State laws against bigamy, same-sex marriage, adult incest, prostitution, masturbation, adultery, fornication, bestiality, and obscenity are likewise sustainable only in light of Bowers’ validation of laws based on moral choices. Every single one of these laws is called into question by today’s decision; the Court makes no effort to cabin the scope of its decision to exclude them from its holding.

Reading past the legalese, one can conclude with confidence that Scalia supports the use of the government to legislate people’s private lives–to use it as a tool to support moral standards that have no impact on anyone beyond the persons in question and perhaps their immediate circle. Certainly not national security or even that nebulous concept called “the people’s interest.”

This is just one example of many. The Dominionist philosophy supports the establishment of a “Christian” theocratic government, operating through that which was established by the American Constitution, all the while spitting on it and perverting its original purpose.

What do you think the Founders intended for the Constitution and Bill of Rights to be? A document spelling out the rights of the American people, with absolutely nothing granted beyond what is explicitly written there? Or a document limiting the rights of the government with respect to passing laws that are unrelated or opposed to these aims:

“…[E]stablish Justice, insure domestic Tranquility, provide for the common defense, promote the general Welfare, and secure the Blessings of Liberty to ourselves and our Posterity…” (Emphasis added.)

Well, the writers of the Bill of Rights actually addressed that very point in a little thing called the Ninth Amendment. In case the “strict constructionists” have forgotten about this part of the original Constitution, here it is:

The enumeration in the Constitution, of certain rights, shall not be construed to deny or disparage others retained by the people.


It point-blank says that the Constitution isn’t meant to limit the people’s rights to those that are spelled out, and that others not mentioned are retained.

Case closed.

July 1, 2006

To win the spin

Filed under: Politics — PolitiCalypso @ 3:28 pm

There’s been much talk in media and blogger circles about the Hamdan Supreme Court decision striking down unilateral executive power to detain captives in prison and try them at secret military tribunals (if at all). It’s a sad commentary on the state of the nation that much of the discussion centers on how it may relate to the 2006 elections.

The Republican Party intends to spin it as “liberal judicial activism” (apparently, Scalia, Thomas, Alito, and Roberts–the four right-wing nutjobs–are the only judges that aren’t liberal) and paint the Democratic Party as soft on terrorism unless the Congress gives this power to the executive branch.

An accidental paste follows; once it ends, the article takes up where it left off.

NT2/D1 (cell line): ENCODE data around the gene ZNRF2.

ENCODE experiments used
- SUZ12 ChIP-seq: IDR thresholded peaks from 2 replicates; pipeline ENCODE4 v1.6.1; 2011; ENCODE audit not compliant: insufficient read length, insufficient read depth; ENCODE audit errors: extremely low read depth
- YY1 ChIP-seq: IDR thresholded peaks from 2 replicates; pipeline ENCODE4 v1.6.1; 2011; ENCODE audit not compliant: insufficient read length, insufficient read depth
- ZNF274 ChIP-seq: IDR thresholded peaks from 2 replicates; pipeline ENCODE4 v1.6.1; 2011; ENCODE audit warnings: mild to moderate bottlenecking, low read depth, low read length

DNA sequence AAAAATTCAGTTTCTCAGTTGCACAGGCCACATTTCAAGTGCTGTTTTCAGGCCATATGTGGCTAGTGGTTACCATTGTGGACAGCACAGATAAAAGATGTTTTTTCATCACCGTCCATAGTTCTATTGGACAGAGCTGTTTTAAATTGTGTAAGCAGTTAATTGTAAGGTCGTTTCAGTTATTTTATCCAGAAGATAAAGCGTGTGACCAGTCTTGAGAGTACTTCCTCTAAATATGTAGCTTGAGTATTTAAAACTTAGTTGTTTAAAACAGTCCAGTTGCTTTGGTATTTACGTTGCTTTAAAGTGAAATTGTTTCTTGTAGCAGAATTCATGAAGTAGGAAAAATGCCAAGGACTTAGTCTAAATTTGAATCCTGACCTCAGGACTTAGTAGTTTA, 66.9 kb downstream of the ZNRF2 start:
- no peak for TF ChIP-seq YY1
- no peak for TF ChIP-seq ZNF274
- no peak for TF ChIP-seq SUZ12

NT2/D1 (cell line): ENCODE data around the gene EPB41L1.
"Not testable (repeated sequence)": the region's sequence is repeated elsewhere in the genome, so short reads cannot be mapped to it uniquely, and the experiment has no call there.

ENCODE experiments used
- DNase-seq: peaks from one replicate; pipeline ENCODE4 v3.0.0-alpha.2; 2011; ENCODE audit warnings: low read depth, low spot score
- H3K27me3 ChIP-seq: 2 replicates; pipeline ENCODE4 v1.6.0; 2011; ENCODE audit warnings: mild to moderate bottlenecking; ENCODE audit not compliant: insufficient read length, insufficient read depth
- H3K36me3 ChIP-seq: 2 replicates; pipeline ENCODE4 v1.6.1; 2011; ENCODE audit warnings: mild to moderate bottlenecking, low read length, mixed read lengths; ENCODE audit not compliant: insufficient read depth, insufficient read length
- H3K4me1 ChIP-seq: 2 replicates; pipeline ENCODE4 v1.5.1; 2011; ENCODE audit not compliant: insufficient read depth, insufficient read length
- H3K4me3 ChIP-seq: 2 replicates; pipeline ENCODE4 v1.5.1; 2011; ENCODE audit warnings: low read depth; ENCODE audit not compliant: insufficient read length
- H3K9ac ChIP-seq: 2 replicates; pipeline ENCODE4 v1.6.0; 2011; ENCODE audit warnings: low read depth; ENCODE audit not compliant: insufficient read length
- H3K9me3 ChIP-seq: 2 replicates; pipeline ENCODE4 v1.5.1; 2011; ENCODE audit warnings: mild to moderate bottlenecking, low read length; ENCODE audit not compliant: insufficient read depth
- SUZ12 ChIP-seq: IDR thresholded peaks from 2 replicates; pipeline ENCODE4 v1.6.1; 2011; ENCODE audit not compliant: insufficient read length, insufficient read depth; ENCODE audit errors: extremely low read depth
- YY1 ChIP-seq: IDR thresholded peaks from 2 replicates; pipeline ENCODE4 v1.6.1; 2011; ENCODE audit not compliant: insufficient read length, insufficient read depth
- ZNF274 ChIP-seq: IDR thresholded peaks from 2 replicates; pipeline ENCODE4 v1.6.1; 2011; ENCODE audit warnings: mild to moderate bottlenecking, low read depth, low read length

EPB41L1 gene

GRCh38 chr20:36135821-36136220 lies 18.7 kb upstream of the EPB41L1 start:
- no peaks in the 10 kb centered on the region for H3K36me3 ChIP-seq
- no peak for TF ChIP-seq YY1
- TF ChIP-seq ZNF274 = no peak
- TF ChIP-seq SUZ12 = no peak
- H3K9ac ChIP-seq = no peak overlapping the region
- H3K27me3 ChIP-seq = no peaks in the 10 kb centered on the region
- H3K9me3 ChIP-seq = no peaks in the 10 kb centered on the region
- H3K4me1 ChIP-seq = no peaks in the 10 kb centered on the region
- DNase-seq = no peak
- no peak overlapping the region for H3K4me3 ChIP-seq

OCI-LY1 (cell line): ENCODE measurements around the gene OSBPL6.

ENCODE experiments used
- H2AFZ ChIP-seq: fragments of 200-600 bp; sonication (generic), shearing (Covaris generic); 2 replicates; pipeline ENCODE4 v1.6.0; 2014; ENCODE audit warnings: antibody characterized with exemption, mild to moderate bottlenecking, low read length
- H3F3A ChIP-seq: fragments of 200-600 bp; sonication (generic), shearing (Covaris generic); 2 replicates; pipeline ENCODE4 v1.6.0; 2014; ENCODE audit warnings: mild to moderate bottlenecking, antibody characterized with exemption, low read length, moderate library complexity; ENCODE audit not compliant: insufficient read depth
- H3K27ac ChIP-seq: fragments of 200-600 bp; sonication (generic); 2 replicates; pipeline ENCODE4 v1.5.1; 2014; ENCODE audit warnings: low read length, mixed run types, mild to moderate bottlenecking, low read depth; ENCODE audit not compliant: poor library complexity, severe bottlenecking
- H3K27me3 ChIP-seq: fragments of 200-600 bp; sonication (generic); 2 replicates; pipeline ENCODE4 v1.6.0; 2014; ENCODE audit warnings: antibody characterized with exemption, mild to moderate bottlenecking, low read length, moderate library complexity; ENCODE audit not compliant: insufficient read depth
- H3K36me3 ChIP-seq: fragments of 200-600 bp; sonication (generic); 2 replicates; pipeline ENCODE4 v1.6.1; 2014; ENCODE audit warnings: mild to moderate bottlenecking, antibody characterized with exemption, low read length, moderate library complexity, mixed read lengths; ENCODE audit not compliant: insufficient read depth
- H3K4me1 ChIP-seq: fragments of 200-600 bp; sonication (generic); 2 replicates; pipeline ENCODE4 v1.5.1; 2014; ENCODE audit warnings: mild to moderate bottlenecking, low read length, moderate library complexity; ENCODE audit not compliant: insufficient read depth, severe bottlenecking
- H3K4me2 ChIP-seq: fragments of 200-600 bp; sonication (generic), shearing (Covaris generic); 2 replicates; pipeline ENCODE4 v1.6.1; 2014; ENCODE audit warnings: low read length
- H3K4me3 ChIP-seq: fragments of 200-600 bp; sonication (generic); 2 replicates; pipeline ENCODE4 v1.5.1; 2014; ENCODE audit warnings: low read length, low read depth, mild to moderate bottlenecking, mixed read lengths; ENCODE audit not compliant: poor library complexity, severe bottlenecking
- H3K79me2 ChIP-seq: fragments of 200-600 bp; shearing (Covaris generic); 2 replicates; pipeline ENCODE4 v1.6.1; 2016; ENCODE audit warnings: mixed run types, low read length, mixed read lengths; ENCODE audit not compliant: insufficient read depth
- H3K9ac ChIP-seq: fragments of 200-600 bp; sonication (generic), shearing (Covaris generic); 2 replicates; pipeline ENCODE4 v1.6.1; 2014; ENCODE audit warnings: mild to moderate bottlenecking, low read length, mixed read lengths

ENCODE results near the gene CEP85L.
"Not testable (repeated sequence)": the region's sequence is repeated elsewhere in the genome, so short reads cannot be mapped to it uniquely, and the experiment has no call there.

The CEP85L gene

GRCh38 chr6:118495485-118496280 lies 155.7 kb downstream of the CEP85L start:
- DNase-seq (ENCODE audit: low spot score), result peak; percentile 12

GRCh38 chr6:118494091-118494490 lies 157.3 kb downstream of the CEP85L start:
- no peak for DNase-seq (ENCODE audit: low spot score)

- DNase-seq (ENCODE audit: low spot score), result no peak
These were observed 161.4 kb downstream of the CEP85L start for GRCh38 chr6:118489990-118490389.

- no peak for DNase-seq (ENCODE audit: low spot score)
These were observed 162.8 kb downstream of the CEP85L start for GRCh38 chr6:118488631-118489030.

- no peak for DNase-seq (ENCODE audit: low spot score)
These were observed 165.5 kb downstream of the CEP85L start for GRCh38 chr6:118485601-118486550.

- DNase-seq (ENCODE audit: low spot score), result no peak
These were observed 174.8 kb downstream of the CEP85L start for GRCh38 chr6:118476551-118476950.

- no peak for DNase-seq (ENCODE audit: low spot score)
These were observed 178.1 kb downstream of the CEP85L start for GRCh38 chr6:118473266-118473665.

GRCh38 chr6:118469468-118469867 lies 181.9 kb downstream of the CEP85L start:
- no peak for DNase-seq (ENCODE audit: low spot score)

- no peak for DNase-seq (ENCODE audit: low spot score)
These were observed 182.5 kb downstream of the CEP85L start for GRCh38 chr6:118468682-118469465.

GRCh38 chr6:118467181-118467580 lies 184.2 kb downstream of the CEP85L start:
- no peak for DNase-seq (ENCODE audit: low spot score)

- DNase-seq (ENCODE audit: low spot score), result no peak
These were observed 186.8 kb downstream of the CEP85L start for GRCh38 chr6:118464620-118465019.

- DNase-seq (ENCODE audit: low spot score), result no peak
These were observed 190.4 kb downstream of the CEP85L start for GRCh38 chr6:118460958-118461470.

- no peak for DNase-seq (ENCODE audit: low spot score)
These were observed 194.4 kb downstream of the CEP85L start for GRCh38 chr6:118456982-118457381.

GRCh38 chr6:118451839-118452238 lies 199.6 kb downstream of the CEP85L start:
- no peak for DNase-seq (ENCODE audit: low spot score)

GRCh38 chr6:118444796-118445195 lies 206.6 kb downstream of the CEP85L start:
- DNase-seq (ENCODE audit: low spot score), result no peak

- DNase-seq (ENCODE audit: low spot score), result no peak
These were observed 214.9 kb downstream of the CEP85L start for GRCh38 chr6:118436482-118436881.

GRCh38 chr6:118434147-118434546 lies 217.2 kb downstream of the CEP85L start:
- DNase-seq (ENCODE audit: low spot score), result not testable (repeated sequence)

Typical right-wing neoconservative crap, of course. Demonize the courts and the opposition party. These people really are fascist at heart and want an all-powerful executive branch, a kowtowing weak-kneed Congress, and kangaroo courts.

They’re also awfully gutsy. I must give them credit for the apparent size of their gonads; to try to argue that a president with a 35% approval rating deserves unlimited power does take chutzpa.

Anyway, I’m rather ticked off at the blogging types and pundits who say that this is a no-win situation for the Democratic Party. Bull. There is a way to beat the spin.

Two points, as a matter of fact.

One, Timothy McVeigh had a trial.

Routinely, people who are caught in the act of committing murder are given trials.

Think about that. In America, someone is entitled to a trial even if he has blown up a government building and his guilt is all but certain. Someone is entitled to a trial even if there is videotape of him shooting someone’s head off. Someone is entitled to a trial even if he is caught sawing apart a human body by twenty witnesses.

An overwhelming majority of the detainees at Guantanamo Bay and the other prisons have no such hard evidence against them.

If murderous scum who are guilty without a doubt are given access to legal counsel and time in court, then give me one good reason why people held by American forces without proof of a crime shouldn’t get it.

The second point: Challenge a Bush Administration defender to explain, logically, without any accusations of being unpatriotic, why exactly the fight against terrorism will be compromised if detainees are tried in courts-martial or regular courts instead of secret tribunals. Demand a reasoned explanation with facts to back it up, not fear-mongering and name-calling.

I’d bet $1000 that they couldn’t do it.